by Christopher Ruthe

Oh happy day

Oh happy day

That Edward stole my heart away.


A septuagenarian  (called Septo For the purposes of this poem).

Looking youthful for his age

And with a glint in his eye

Espied me

As I laid bored in a box

With nephews nieces brothers sisters

All iridescent yellow balls.

Not just any balls

But tennis balls.

So large

We were for giants really.

And of us all, Septo

Picked me.
Lifting me gently out

He paid a lady to set me free

From the box in the store.

I rode in the front seat of Septo’s car

So smooth the ride.

So lucky not to be

Dumped in the truck.

Once home I knew That something special

Was about to be.

I shook my coat

So I really shined.

Then I was sensitively wrapped

In non colonial wrapping

To make me full of well-being.

(Septo told me his friend Jacinda told him it was so).

A while later

I heard a scratching

And a pulling

And out I burst of my well being wrap.

To see a young lad

Who introduced himself as Edward.

Having spent months

At Labour Parties

(Not Birthday parties)

I came to love the name of Edward.

And I knew the joy of fondling

The high spirited bouncing

The balancing

And even the little kicking.

And Edward said he loved me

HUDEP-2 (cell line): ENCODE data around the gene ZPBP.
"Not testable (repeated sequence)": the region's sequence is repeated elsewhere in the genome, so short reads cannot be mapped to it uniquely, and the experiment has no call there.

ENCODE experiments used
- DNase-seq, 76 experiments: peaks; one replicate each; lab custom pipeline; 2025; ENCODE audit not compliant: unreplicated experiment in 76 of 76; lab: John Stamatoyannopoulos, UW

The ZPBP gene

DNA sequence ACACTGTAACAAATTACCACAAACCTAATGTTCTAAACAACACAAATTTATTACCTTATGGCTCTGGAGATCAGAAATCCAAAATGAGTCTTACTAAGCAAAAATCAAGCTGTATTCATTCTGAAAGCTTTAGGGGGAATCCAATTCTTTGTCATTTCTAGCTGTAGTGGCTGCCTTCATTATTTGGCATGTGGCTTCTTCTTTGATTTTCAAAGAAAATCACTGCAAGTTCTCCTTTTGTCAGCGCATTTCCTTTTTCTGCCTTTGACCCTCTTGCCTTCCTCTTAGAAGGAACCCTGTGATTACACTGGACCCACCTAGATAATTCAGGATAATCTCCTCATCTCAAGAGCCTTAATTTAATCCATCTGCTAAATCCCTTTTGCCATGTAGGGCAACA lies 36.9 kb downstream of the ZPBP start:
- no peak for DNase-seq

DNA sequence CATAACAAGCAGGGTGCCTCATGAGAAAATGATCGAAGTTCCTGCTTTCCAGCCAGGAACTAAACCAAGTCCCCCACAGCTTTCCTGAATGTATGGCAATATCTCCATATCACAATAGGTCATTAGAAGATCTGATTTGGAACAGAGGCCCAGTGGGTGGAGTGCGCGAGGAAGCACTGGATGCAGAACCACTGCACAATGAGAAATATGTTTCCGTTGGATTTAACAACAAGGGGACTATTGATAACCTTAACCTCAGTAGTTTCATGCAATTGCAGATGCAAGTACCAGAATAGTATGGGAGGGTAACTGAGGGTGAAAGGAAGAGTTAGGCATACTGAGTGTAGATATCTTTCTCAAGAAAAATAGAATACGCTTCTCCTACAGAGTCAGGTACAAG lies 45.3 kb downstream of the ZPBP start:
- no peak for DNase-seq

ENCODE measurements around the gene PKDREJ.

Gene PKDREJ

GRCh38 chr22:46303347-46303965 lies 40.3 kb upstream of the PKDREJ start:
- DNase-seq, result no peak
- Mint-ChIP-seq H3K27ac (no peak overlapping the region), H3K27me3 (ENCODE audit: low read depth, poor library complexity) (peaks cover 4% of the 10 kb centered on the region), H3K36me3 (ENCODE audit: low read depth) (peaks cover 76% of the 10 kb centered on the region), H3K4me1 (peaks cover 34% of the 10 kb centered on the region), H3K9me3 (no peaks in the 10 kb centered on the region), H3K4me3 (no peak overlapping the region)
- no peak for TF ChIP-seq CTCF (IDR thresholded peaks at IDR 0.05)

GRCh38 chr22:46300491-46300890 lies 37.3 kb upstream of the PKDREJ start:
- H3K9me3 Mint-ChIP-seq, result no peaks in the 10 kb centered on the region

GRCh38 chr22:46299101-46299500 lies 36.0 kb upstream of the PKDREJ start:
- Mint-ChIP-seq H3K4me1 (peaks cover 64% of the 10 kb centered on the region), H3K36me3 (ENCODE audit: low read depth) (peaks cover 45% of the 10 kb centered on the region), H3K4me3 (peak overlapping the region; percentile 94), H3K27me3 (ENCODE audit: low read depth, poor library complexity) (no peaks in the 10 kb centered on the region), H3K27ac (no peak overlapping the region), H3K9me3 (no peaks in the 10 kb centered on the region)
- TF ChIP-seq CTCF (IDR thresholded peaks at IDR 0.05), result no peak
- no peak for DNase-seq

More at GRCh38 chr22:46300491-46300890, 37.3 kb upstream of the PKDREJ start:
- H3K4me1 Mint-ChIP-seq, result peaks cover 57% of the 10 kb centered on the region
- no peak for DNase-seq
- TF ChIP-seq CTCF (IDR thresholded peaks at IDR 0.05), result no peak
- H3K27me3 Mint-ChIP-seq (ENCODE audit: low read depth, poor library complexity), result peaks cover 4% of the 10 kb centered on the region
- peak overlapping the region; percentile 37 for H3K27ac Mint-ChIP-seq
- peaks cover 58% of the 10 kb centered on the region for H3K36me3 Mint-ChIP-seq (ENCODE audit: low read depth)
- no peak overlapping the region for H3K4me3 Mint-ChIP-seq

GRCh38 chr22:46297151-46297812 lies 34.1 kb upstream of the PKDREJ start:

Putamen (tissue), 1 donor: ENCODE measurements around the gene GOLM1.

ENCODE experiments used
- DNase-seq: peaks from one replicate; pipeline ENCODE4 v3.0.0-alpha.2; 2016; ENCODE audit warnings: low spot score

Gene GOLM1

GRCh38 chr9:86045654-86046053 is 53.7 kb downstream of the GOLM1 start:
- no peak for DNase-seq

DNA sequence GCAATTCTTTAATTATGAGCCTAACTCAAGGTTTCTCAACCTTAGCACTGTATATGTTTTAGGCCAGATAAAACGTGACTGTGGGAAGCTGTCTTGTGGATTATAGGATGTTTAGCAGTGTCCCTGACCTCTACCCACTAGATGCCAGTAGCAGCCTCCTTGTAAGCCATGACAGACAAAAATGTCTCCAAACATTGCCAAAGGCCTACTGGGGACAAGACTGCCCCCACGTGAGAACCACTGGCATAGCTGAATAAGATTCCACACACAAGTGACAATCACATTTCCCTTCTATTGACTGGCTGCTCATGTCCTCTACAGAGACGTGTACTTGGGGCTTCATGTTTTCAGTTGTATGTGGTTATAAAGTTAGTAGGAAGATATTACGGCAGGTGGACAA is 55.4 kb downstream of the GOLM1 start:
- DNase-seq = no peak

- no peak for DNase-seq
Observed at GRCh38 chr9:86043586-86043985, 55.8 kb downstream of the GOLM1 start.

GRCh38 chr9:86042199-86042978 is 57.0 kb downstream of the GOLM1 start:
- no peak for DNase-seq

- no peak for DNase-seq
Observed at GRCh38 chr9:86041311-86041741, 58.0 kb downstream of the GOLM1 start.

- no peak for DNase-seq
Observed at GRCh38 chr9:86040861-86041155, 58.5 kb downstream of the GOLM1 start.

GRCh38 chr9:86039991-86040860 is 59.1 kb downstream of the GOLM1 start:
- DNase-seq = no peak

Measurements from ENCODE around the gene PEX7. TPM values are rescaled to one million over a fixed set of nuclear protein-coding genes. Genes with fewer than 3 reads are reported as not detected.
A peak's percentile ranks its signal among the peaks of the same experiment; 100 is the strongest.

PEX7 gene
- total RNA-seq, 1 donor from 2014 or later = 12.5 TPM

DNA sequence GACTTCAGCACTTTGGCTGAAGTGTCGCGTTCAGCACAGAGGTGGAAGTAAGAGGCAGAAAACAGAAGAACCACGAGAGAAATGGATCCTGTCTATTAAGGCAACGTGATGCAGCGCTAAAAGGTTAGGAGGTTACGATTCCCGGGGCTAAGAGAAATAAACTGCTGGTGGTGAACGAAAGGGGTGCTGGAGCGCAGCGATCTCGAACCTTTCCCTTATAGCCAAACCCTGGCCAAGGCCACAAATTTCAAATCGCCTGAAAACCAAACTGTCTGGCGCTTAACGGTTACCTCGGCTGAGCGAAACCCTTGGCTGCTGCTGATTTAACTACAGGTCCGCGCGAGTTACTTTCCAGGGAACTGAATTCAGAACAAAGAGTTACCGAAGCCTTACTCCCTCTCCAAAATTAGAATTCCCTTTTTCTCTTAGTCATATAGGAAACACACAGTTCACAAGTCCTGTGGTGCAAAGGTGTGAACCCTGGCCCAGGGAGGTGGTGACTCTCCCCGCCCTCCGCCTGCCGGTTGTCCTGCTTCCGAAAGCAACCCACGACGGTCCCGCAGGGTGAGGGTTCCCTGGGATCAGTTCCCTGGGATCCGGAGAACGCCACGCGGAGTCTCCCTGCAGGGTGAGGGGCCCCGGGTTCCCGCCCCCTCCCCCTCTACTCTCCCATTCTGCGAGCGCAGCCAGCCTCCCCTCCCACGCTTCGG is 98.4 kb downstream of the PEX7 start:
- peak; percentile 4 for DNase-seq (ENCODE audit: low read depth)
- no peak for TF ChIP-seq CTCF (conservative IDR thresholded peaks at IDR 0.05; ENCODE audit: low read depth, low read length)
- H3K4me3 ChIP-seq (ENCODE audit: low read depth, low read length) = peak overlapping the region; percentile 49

I was a happy happy ball

Maxed out on well-being

Jacinda, Septo’s friend’s, favourite phrase.

Then Edward was called in.

Suddenly the balancing and bouncing stopped.

All was silent.

Where had my lovely Edward gone?

I heard from inside the house

Laughter and cheers

A jolly good time

Being had by all.


And where was I?

The former belle of the ball?

Stuck in a garden.

Sitting in blood and bone

And coffee grinds

And sheep poo pellets.



Like at a Labour Party

My well-being

No longer important.

And as the rain comes down

As the gale screams

As a kindly ball I still say

Happy Birthday

To my Edward.

Will you remember my well-being.

And not the Party’s?

“This poem was inspired in part by He Ara Oranga: Report of the Government Inquiry into Mental Health and Addiction [2018]. It blames colonialization for mental health illness, promises prevention of mental health issues and sets out the formula for permanent well-being in NZ.

“It is also a story of the child’s response to a gift in the 21st century, raising the question of what is genuine ‘well-being’.”

Happy Ball Sad Ball